How do you keep employees inspired at work? We all have those uninspired employees: the one who takes an extraordinary amount of breaks, the one who always late without feeling a little guilty, and the one who drags their feet on assignments.
Indeed, keeping employees inspired isn’t always easy, but it is necessary if employers want their people to produce their best work and stay satisfied in their positions. Here are five quick tips to keep your employees inspired (and in love) with their jobs:
First things first, create a work environment that will inspire and motivate employees to work hard. Ideal work environments are both functional and balanced. Try jumping on the open-office bandwagon to encourage collaboration in the workplace — but make sure employees still have a place to go when they need to focus.
For employers that find cubicles more conducive to productivity, create a separate space where employees can get together to brainstorm and collaborate. Employers can also create a more aesthetically pleasing and inspiring workplace by simply applying a fresh coat of paint to dreary gray walls. As it turns out, there are psychological effects of colors in the workplace.
While having an attractive, functional office environment can help get the creative juices flowing, the most important thing employers can do to create an inspiring environment is maintain transparency: actively share goals, expectations and lead by example.
There’s no better way to inspire the uninspired employee than by bringing in industry leaders for speaking engagements. Their stories can greatly influence employees to follow in their footsteps or, better yet, to invent their own path to success.
Lunch and learns, for instance, provide a voluntary opportunity for employees to take part in informal training. For employers, this means delivering more training to employees at minimal additional cost. One way to ensure that employees will take advantage of lunch-and-learn programs is by providing free food during the presentation.
Not only do programs like this help develop and inspire employees, but it deters uninspired employees from taking overly extended lunch hours. It’s a win-win.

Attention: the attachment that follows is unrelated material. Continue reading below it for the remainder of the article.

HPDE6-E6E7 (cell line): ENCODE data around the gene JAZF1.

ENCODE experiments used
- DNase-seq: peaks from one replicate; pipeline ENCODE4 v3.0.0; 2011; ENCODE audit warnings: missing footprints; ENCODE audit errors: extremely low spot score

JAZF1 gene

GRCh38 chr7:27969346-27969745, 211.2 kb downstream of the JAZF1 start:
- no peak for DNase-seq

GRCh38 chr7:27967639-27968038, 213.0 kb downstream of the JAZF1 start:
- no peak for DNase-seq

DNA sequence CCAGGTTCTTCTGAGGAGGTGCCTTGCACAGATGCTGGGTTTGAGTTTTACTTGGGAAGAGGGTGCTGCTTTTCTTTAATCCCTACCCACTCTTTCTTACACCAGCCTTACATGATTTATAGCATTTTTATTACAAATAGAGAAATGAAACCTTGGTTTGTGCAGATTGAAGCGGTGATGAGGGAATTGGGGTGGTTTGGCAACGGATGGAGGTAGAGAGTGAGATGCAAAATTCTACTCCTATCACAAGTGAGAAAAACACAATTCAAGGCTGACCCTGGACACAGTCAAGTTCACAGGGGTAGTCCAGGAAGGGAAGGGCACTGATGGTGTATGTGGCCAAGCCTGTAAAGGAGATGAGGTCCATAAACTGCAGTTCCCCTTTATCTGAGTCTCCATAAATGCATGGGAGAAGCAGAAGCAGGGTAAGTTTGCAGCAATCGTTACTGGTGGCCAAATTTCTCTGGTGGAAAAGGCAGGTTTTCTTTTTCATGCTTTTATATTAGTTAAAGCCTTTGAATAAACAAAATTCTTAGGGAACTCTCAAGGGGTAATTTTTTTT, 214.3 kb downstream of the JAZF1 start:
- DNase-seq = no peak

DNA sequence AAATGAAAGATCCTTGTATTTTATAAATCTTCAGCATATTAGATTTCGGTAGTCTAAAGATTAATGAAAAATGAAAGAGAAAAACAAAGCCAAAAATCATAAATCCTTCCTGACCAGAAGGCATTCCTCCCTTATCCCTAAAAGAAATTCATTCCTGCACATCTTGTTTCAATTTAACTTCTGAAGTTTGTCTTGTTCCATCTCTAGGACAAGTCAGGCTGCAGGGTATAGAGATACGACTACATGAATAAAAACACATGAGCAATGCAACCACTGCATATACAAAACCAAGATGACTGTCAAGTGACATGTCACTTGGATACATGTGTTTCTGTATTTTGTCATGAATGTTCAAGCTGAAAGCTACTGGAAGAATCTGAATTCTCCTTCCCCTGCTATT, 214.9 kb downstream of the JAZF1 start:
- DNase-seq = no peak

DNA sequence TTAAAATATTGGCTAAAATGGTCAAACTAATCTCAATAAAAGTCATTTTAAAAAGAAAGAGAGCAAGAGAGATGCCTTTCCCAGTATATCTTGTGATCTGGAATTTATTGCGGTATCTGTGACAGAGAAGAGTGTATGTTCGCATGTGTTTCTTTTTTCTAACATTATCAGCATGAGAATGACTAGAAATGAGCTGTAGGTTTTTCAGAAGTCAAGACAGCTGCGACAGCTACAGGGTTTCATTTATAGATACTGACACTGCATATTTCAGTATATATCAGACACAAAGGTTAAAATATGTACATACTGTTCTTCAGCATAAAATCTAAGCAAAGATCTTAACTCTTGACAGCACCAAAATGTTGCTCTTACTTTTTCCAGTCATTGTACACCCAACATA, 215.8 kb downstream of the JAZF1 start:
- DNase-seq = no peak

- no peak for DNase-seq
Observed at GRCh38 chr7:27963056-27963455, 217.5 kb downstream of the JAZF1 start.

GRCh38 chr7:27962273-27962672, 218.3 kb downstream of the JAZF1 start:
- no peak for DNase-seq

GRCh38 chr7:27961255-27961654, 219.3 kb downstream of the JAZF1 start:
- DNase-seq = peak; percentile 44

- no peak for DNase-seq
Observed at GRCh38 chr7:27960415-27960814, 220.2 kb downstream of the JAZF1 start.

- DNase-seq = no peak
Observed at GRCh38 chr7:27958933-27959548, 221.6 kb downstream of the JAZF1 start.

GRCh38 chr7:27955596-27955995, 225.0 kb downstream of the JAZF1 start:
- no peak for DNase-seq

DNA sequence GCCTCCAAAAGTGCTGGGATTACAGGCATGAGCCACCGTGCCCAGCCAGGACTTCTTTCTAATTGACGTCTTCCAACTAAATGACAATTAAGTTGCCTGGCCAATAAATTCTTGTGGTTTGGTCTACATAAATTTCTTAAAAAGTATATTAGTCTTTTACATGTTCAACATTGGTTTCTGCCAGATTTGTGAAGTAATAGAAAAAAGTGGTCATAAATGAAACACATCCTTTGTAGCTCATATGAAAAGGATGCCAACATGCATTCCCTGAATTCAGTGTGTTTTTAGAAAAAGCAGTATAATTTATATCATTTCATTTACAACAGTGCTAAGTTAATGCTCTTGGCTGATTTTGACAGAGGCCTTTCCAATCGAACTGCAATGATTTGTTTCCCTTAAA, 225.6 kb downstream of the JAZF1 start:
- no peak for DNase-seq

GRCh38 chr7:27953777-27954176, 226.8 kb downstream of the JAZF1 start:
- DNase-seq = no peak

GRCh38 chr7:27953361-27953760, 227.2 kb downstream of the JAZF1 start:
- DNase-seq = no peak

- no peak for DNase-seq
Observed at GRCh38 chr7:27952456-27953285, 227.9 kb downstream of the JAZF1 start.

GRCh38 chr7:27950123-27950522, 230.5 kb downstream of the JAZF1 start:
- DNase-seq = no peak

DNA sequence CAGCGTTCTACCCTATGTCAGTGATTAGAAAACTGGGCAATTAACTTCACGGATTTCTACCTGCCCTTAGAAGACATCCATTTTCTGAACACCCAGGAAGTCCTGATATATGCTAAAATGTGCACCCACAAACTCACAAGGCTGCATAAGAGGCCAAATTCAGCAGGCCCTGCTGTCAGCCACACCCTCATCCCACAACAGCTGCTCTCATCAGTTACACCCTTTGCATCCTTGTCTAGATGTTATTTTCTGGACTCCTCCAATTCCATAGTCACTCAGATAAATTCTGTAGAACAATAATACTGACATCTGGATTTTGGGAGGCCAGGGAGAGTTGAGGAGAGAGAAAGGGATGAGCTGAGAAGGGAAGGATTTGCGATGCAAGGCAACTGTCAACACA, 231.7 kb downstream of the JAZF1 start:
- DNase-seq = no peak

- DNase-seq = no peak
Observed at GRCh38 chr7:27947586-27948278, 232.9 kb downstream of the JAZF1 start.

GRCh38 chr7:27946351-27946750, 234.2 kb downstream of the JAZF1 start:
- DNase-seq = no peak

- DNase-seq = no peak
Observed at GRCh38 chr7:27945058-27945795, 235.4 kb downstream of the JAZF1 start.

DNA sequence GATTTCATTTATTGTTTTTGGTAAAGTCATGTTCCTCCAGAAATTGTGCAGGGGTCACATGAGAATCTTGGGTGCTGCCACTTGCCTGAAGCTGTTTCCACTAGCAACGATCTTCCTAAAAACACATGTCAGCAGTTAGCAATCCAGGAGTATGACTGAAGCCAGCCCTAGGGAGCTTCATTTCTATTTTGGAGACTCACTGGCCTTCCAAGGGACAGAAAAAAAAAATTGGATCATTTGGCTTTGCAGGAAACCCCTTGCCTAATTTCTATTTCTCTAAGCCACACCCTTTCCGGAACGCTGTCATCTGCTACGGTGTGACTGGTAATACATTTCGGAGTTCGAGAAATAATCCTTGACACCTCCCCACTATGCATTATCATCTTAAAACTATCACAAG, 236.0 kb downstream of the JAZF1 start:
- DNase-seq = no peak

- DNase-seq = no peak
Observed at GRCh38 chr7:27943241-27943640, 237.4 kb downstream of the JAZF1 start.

Sometimes numbers speak louder than words. Don’t hesitate to be honest with employees about how the company — or the individual — is doing. Showing employees the monetary results of their efforts can be a huge motivational tool. Be open with them and disclose financial statements that show assets, capital and investments.
Doing so can give employees a clear understanding of how their work contributes to overall company success. This can help reignite the inspiration in employees on auto-pilot, as well as foster a work environment centered on trust.
If uninspired employees are the problem, offering incentives are the solution. Incentives can range from celebrating employee achievements and milestones to a simple “thank you” note.
Take it up a notch by making employee recognition a company-wide affair (for example, an employee of the month award). This shows employees that their contributions are appreciated, as well as highlights what employers expect. Regardless of the shape or size of the incentive, inspire employees by giving them credit where credit is due.
Perhaps the reason employees are feeling uninspired in their work life is simply because they are bored. Work closely with employees on how to motivate them moving forward. Take note of their feedback on assignments, and try to find a way to make work a bit more exciting.
Additionally, make sure individual work goals are realistic. Pursuing unachievable goals can have a negative impact on employee performance. Help employees set SMART — specific, measurable, achievable, realistic, timely — goals and practical expectations.
See also: 10 Ways to Manage Disgruntled Staffs